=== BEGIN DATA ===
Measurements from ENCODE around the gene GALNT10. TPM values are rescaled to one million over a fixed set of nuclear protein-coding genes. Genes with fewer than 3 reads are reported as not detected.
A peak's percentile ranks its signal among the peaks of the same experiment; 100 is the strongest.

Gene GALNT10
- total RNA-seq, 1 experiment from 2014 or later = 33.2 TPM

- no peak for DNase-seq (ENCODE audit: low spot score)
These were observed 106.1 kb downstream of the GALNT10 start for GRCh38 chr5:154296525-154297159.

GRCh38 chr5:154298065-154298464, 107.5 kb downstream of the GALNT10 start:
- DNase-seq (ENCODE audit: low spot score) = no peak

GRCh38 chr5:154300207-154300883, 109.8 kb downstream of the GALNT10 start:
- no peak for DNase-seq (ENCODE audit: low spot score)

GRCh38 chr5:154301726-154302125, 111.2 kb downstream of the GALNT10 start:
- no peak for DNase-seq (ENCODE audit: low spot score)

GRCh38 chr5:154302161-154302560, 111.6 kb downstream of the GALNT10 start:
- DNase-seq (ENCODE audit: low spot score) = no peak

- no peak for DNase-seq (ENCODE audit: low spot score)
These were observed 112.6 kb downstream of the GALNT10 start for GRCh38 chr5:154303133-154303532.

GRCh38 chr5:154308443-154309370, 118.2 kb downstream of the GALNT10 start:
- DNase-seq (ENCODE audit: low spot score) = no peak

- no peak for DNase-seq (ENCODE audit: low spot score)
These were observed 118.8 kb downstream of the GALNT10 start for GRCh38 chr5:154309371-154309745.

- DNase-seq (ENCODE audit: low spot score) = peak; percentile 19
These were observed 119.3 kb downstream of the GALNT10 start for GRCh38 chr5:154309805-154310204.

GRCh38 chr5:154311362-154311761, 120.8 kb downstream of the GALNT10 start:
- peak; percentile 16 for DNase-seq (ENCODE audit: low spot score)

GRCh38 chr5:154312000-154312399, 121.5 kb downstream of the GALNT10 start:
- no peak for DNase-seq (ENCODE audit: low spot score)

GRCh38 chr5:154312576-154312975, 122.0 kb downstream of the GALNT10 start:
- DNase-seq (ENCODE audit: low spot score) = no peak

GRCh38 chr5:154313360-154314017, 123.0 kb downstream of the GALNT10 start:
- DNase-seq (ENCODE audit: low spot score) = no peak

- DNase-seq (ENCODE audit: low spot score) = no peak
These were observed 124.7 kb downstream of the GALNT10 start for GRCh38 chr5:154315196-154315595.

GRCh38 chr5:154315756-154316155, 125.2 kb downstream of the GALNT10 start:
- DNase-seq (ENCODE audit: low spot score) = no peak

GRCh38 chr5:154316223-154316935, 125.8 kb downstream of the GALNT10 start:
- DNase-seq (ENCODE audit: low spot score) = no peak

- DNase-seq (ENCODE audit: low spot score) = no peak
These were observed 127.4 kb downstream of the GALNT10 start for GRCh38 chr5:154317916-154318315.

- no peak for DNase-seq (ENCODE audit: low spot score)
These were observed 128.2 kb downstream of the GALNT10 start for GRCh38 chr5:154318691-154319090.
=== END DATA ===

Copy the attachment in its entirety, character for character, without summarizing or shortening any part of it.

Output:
Measurements from ENCODE around the gene GALNT10. TPM values are rescaled to one million over a fixed set of nuclear protein-coding genes. Genes with fewer than 3 reads are reported as not detected.
A peak's percentile ranks its signal among the peaks of the same experiment; 100 is the strongest.

Gene GALNT10
- total RNA-seq, 1 experiment from 2014 or later = 33.2 TPM

- no peak for DNase-seq (ENCODE audit: low spot score)
These were observed 106.1 kb downstream of the GALNT10 start for GRCh38 chr5:154296525-154297159.

GRCh38 chr5:154298065-154298464, 107.5 kb downstream of the GALNT10 start:
- DNase-seq (ENCODE audit: low spot score) = no peak

GRCh38 chr5:154300207-154300883, 109.8 kb downstream of the GALNT10 start:
- no peak for DNase-seq (ENCODE audit: low spot score)

GRCh38 chr5:154301726-154302125, 111.2 kb downstream of the GALNT10 start:
- no peak for DNase-seq (ENCODE audit: low spot score)

GRCh38 chr5:154302161-154302560, 111.6 kb downstream of the GALNT10 start:
- DNase-seq (ENCODE audit: low spot score) = no peak

- no peak for DNase-seq (ENCODE audit: low spot score)
These were observed 112.6 kb downstream of the GALNT10 start for GRCh38 chr5:154303133-154303532.

GRCh38 chr5:154308443-154309370, 118.2 kb downstream of the GALNT10 start:
- DNase-seq (ENCODE audit: low spot score) = no peak

- no peak for DNase-seq (ENCODE audit: low spot score)
These were observed 118.8 kb downstream of the GALNT10 start for GRCh38 chr5:154309371-154309745.

- DNase-seq (ENCODE audit: low spot score) = peak; percentile 19
These were observed 119.3 kb downstream of the GALNT10 start for GRCh38 chr5:154309805-154310204.

GRCh38 chr5:154311362-154311761, 120.8 kb downstream of the GALNT10 start:
- peak; percentile 16 for DNase-seq (ENCODE audit: low spot score)

GRCh38 chr5:154312000-154312399, 121.5 kb downstream of the GALNT10 start:
- no peak for DNase-seq (ENCODE audit: low spot score)

GRCh38 chr5:154312576-154312975, 122.0 kb downstream of the GALNT10 start:
- DNase-seq (ENCODE audit: low spot score) = no peak

GRCh38 chr5:154313360-154314017, 123.0 kb downstream of the GALNT10 start:
- DNase-seq (ENCODE audit: low spot score) = no peak

- DNase-seq (ENCODE audit: low spot score) = no peak
These were observed 124.7 kb downstream of the GALNT10 start for GRCh38 chr5:154315196-154315595.

GRCh38 chr5:154315756-154316155, 125.2 kb downstream of the GALNT10 start:
- DNase-seq (ENCODE audit: low spot score) = no peak

GRCh38 chr5:154316223-154316935, 125.8 kb downstream of the GALNT10 start:
- DNase-seq (ENCODE audit: low spot score) = no peak

- DNase-seq (ENCODE audit: low spot score) = no peak
These were observed 127.4 kb downstream of the GALNT10 start for GRCh38 chr5:154317916-154318315.

- no peak for DNase-seq (ENCODE audit: low spot score)
These were observed 128.2 kb downstream of the GALNT10 start for GRCh38 chr5:154318691-154319090.